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on 12 August 2014
As Scot I knew the schoolboy account of Bruce and Bannockburn, but I so enjoyed the insight into the life and struggle Bruce had to undergo, and the planning and strategy Bruce employed in winning the battle. If only those who followed been able to follow his lead.
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on 4 August 2014
Very interesting and informative account of the battle before and after found the maps in kindle format difficult to navigate because they were split into multiple pages which slightly spoilt the enjoyment of the book but worth purchasing especially at such a cheap cost.I find it sad that modern suburbia has encroached on such an important historic battle site but needs must I suppose ,will definately buy more osprey titles.
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on 14 April 2014
The Battle of Bannockburn is put into its historical and strategic context.THe two opposing armies are described, from their commanders downwards. The tactics of each army are given in detai, las is the way that the combat progressed to the rout of the English troops. The long-term results of the English defeat are depicted clearly. .
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on 30 May 2014
Why Armstrong would write a book about this without reading his own bibliography is a mystery. He learned nothing from 'Bannockburn Revealed' which is listed there.
The most important issuse are:
1. Where was the battle fought? He has no idea. His version is nonsense.
2. Where were the 4 bogs, the streams, the escarpments, ridges and depressions in the ground (Important and revealing here: one is 75ft, the other 54ft both on the Dryfield). He has the Pelstream drawn badly wrong: he has used Barrow's defective work. The strategy is impossible because of this mistake.
3. Where were the woods? He doesn't know much about this.
4. He has not the least idea about the road, the Ford and St Ninians. In 1314 there was only one road, it had to cross the burn at the Ford because there was no bridge till 1516, a mistake made by almost everyone else. This is explained in BR p359-370. The vital additional critical fact is that the Kirk was built in 1242 beside the road (which went along St Ninians Main Street). So that was the road in 1314. He ought to read this at last, 15 years later.

The list of primary sources is disastrous! There are only three! There should be at least ten. The most vital is Brut y Tywysogyon Peniarth MS20 version trans by Prof Thos Jones, published by Univ of Wales Press, 1952, page 123 there tells us that the battle was fought among the pools. Barbour tells us the English camped in the Carse because of the Pools. Bk12 p467 391-395. These quotes are essential! They define the battle site as the Carse.
I attended the book launch of this and knew immediately that this author's interest was only in Heraldry, the real difficulties of strategy, tactics, ground, personnel, training, were a closed world to him.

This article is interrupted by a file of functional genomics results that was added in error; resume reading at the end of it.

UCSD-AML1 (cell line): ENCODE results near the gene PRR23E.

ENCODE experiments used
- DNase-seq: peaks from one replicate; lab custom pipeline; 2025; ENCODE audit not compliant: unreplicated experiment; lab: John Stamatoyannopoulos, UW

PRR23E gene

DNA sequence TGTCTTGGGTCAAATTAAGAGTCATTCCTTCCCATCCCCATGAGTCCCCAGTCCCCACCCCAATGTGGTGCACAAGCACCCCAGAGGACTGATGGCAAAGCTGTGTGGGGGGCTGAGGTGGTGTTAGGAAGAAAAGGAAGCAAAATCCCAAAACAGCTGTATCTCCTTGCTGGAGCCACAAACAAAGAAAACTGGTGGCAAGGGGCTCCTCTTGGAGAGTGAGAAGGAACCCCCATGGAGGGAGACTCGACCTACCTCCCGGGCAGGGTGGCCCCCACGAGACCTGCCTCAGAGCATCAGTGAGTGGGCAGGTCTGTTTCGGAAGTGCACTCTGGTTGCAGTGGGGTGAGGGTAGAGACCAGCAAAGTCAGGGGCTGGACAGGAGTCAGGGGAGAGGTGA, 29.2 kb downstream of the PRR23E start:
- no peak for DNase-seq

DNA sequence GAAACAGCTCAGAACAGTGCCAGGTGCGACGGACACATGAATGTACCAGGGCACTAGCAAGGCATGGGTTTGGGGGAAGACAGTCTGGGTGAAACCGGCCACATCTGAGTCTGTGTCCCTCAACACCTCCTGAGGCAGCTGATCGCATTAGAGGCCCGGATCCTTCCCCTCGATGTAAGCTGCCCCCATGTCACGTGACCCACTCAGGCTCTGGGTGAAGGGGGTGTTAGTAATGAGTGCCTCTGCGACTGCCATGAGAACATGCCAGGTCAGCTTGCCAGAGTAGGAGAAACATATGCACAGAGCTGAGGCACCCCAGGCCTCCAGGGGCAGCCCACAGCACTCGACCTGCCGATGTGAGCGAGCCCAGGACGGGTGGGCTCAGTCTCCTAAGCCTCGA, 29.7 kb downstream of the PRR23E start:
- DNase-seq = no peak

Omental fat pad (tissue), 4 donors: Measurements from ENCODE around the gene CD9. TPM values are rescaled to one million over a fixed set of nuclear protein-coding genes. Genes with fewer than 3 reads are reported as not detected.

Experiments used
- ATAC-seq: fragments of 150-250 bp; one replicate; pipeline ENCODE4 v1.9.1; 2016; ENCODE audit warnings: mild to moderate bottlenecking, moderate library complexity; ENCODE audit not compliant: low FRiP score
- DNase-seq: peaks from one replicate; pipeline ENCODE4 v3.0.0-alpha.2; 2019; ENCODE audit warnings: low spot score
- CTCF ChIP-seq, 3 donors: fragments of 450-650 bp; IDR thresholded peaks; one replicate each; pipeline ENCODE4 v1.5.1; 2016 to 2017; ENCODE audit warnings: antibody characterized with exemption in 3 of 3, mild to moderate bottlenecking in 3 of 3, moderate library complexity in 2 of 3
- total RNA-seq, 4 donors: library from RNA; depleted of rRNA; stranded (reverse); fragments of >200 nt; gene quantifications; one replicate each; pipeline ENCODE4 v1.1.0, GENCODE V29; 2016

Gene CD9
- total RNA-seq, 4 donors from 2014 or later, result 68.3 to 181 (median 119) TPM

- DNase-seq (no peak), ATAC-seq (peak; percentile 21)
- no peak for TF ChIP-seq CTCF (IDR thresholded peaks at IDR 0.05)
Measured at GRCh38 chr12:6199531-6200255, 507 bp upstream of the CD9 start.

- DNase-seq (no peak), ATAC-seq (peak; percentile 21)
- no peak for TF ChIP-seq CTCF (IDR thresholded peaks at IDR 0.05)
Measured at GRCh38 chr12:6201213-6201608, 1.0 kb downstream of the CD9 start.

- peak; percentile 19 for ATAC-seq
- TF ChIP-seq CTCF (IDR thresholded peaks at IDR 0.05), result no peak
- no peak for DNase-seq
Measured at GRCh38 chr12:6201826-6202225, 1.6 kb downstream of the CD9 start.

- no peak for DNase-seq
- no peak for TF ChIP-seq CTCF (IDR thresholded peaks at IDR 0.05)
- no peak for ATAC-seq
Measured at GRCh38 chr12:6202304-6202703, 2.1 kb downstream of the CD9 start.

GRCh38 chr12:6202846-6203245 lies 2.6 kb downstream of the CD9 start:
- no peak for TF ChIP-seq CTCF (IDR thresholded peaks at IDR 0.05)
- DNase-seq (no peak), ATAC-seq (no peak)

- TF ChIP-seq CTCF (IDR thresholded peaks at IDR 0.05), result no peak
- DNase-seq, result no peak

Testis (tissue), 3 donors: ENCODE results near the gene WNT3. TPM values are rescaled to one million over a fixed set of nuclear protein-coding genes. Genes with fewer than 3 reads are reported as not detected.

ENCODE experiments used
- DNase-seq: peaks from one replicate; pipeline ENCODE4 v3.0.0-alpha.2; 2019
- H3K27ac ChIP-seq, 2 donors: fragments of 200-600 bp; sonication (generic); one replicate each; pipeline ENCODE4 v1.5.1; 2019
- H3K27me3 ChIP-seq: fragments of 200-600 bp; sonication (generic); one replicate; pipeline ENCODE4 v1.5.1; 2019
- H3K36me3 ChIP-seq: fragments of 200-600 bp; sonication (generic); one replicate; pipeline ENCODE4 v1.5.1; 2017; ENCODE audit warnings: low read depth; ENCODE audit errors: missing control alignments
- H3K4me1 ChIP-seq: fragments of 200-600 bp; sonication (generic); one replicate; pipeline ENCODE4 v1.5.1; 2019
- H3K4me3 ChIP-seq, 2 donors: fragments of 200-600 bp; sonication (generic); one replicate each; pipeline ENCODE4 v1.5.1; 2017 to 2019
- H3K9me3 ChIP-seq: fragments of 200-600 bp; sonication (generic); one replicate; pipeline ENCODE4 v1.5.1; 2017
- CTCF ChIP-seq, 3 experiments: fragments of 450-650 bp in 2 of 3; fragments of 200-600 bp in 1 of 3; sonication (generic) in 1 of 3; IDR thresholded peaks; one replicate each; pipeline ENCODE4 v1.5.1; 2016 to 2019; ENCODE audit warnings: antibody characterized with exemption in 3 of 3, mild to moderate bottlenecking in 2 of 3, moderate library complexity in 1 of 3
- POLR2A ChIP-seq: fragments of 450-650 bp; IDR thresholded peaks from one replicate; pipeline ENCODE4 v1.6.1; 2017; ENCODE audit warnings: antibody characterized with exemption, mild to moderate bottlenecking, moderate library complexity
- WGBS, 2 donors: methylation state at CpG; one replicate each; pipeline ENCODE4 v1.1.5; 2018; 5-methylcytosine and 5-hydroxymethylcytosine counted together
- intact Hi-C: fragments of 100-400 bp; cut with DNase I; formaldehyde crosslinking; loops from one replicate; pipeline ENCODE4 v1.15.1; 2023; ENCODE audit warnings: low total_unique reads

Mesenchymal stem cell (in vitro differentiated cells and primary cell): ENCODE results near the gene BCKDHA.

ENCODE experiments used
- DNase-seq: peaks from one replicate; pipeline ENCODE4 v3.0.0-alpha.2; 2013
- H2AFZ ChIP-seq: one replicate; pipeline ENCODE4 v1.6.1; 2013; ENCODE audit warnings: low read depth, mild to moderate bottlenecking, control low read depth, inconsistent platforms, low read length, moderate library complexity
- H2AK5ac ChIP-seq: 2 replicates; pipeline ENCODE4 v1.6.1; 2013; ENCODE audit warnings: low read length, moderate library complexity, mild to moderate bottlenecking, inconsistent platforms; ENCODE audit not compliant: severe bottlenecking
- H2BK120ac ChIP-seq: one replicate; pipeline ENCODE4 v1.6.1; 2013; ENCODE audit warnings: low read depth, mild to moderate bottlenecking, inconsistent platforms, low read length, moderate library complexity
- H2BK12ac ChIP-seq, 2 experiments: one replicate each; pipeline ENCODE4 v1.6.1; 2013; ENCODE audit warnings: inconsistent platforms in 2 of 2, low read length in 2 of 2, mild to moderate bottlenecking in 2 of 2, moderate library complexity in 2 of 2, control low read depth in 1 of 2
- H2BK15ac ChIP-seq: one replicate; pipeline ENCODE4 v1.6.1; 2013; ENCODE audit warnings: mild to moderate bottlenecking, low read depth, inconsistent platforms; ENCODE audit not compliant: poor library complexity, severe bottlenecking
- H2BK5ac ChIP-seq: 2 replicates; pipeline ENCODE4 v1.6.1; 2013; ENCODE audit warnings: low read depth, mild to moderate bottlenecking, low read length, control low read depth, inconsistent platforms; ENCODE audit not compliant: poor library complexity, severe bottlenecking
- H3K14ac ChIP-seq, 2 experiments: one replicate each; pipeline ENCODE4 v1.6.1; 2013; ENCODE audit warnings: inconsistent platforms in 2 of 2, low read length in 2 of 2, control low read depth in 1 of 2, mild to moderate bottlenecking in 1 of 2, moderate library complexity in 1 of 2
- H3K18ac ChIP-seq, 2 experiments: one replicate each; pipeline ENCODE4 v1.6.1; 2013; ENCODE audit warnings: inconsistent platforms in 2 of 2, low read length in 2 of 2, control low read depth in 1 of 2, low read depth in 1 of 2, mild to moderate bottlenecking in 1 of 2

His best plan, even yet, is to go back and read the books that do solve the problems.
This book is not worth reading but it has some nice images of Heraldry. Osprey continually show a marked absence of intelligence in all that they publish.
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on 1 September 2014
Factual and very well researched giving a superb account of the battle, the warriors on both sides and the tactics of defeat and victory.

Fun to read and captivating throughout.

Highly recommended.
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on 9 June 2013
another handy addition to my reference library and food for my latest Wargaming interest. Nice plates, but some more plates of individual warriors would have been helpful, like they used to when the campaign series first started.
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on 31 July 2007
Just started reading this book, but the above review is nonsense- the authur sets out an order of battle (page 43), which gives approx 14,000 in the English army and 8,000-10,000 for the Scots.

Neither figure is what could be called controversial or wildly different from other modern accounts, expect maybe for Mel Gibson and fellow travellers.
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on 8 October 2013
This is a good book overall. The only area I feel that lets it down is the lack of colour drawings. With medieval subjects heraldry was important and while this book details the various standards I would like to have seen shield designs etc in colour and not penciled drawings.
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on 9 July 2014
prompt delivery
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on 1 June 2007
Definately a fine bed time read with Horlicks if you are of English chauvenist persuasion and you need a little comforting before getting to sleep while pondering an English disaster.

Like the companion book in the series on Stirling Bridge the authors bias comes through and the now fashionable (though unconvincing) attempt to play down numbers of English involved, and gloss over English losses comes through as the prime reason for this book having been put into print in the first place.

Scottish forces receive a reverse treatment in being increased in size though the author makes little factual justification for this or indeed appears to have made little worthwhile investigation on this matter at all.

With depressing inevitability books both end in a one sided bed time feel good factor (if you are English) by revelling in the (allegedly) minor affairs Scottish victories were while what holocaust blood-baths Scottish defeats were.

Theres much better coverage available out there on both subjects notwithstanding the standard Osprey thin book format.

Too partisan, give them a miss.
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